When looking for a candidate, employers have to screen through hundreds or even thousands of resumes and cover letters. Imagine how annoying it must be to see the same vague terms being used over and over again. If you want your resume to stand out from the pile, you need to make sure that you make every word count. You can start by removing these ten phrases:
1. Results-oriented. Don’t tell them that you’re results oriented; show them. Provide examples of your workplace achievements.
2. Team player. Everybody uses this phrase on their resume and it’s largely meaningless. Most employers will assess your teamwork skills during the interview. The best approach is to come to the interview with strong examples.
3. Responsible for. Nobody cares what you were responsible for in your job; employers are more interested in what you have achieved. Load up your resume with specific, quantifiable accomplishments.
4. References available upon request. Don’t waste space on your resume telling the employer that you have references; they are already assuming that you do. Without references, you will never get hired.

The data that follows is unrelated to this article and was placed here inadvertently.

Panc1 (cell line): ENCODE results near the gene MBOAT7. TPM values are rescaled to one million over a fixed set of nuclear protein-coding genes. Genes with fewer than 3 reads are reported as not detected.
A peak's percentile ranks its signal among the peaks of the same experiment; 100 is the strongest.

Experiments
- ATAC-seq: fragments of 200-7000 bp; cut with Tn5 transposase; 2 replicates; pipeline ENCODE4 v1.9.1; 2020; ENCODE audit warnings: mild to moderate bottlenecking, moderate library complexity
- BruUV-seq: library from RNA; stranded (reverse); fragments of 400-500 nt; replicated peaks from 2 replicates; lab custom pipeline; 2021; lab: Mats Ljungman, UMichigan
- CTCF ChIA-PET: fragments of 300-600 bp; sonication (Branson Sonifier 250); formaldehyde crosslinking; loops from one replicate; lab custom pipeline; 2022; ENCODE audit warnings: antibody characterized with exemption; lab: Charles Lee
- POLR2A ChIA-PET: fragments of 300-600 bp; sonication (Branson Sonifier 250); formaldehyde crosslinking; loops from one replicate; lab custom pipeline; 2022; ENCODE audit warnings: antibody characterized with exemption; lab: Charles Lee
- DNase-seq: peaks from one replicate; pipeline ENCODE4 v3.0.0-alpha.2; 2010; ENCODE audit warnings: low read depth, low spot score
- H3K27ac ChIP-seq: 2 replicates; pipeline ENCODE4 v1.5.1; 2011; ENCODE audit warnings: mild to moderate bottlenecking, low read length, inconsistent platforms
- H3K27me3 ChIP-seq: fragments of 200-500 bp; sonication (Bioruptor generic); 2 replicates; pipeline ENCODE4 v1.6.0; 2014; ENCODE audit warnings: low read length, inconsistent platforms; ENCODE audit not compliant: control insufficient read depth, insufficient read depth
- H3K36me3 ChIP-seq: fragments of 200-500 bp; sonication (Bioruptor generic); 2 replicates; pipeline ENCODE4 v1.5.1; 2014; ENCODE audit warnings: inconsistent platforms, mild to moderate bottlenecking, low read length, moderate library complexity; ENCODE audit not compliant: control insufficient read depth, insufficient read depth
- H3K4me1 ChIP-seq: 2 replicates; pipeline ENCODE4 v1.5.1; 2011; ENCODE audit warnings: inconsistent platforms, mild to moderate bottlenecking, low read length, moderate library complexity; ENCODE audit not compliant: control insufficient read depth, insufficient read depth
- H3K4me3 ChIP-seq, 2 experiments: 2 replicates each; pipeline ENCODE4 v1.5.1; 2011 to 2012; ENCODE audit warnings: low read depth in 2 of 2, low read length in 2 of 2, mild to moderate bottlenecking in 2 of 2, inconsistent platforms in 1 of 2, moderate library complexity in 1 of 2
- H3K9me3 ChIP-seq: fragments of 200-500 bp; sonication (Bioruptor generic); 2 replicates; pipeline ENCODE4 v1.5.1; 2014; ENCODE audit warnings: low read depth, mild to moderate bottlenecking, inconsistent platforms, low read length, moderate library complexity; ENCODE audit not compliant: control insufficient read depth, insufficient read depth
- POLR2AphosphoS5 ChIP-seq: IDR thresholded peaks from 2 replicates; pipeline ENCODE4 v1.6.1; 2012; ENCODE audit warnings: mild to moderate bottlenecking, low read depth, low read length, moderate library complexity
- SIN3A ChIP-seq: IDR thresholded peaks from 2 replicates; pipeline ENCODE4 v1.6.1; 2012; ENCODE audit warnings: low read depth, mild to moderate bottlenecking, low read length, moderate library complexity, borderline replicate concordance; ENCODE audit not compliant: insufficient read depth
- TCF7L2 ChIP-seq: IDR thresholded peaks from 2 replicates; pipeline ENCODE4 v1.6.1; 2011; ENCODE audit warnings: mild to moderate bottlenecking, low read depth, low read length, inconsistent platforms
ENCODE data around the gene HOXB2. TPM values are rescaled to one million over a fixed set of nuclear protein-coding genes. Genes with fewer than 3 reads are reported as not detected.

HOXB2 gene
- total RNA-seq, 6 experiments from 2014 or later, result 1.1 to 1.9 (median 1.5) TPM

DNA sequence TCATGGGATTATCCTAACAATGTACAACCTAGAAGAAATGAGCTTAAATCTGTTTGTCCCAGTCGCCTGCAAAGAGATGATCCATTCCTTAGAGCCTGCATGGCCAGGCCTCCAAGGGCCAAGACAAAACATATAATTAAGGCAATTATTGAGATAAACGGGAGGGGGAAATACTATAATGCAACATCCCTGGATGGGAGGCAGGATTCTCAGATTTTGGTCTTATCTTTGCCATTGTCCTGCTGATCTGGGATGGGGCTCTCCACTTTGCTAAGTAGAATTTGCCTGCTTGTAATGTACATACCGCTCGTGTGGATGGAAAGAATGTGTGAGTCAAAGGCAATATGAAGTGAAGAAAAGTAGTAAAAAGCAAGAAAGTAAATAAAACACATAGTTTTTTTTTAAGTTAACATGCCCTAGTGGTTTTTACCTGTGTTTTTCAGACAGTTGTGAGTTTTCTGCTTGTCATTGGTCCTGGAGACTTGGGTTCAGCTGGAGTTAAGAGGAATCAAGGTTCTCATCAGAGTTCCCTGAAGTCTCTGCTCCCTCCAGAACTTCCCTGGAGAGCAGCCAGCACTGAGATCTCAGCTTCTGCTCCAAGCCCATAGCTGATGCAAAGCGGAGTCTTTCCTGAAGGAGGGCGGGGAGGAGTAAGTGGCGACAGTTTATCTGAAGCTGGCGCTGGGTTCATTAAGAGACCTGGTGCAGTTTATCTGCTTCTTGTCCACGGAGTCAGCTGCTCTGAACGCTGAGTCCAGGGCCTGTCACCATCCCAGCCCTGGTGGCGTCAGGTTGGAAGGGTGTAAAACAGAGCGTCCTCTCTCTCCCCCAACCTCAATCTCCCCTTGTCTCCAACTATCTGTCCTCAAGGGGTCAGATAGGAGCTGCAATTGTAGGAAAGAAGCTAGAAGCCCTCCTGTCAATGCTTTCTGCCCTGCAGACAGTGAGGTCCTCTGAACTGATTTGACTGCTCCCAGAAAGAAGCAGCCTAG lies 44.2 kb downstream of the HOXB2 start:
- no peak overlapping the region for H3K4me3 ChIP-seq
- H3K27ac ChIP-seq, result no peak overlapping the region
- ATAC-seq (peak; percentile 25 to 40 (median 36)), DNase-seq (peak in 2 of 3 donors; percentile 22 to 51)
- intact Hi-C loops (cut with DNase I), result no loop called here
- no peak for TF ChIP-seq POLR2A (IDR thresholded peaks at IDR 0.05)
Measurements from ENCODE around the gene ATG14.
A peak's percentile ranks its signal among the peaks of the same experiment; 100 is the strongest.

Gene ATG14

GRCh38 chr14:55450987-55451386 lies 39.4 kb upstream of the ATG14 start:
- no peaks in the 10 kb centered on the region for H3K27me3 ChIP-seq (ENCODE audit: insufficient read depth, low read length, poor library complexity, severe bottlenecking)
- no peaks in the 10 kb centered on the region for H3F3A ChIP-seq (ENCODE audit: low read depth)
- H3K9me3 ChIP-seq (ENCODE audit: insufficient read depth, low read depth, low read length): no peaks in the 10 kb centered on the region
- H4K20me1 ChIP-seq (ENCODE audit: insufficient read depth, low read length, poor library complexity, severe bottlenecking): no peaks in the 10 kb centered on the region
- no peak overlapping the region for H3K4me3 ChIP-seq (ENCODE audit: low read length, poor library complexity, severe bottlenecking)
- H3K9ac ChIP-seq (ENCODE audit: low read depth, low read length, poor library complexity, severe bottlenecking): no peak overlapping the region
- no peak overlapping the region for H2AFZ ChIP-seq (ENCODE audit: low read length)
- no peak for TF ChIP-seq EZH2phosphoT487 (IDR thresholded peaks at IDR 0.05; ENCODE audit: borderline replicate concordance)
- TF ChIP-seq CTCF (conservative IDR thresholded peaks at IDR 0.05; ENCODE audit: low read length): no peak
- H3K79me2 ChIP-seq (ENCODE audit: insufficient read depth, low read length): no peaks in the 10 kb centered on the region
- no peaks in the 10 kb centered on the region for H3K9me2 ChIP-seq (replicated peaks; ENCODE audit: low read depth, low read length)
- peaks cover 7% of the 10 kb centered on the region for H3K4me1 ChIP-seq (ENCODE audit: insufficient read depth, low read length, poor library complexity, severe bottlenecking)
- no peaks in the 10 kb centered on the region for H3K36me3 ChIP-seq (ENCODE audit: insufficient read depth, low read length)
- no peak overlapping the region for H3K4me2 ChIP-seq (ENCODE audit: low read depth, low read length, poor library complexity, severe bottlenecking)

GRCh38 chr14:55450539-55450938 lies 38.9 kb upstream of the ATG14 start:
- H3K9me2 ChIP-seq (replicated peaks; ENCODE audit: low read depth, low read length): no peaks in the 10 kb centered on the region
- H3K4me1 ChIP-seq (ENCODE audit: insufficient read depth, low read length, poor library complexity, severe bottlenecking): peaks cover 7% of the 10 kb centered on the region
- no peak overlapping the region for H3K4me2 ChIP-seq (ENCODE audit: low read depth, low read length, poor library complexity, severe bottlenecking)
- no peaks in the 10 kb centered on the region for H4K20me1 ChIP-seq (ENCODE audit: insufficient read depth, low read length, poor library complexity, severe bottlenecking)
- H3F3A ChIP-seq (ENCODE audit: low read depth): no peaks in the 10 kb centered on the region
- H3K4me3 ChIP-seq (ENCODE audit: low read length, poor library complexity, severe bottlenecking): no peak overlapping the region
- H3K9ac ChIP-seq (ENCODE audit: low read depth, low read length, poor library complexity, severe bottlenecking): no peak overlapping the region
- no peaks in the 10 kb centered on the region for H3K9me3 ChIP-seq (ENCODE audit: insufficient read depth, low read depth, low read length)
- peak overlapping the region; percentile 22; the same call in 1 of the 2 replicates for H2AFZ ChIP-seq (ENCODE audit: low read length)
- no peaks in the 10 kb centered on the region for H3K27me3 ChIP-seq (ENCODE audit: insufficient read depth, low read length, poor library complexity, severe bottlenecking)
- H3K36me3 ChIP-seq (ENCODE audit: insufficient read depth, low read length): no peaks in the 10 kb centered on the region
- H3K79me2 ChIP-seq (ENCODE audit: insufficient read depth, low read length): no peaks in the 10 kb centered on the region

5. Problem solver. This is another vague and meaningless phrase. Instead, outline some of the specific problems that you have solved.
6. Strong. This word is too relative. What is strong to you may be weak to the employer. Share some of your quantifiable accomplishments with the employer and let them decide if you are strong.
7. Detail-oriented. Another general and cliche term. If this personality trait is important to the job, then provide examples that illustrate it in the interview.
8. Highly-skilled. Don’t tell them how skilled you are, provide examples that show off your skills.
9. Reliable. Since there is an expectation that you will be reliable, it is not something that you should be bragging about. If you want to tell employers that you are reliable, provide examples that demonstrate it in your interview.
10. Microsoft Office. Unless it is directly related to the position, or your skills are particularly advanced, don’t go into too much detail outlining your Microsoft Office skills. Most employers will expect that you are able to use MS Word, Excel and Power Point.
If you haven’t been getting good results from your resume, it may be time to give it a make over. Start off by purging your resume of useless phrases and then move on from there. Sometimes all you need to do is eliminate the clutter and the employer will be able to see what you have to offer.
(Written by: Karen Bivand)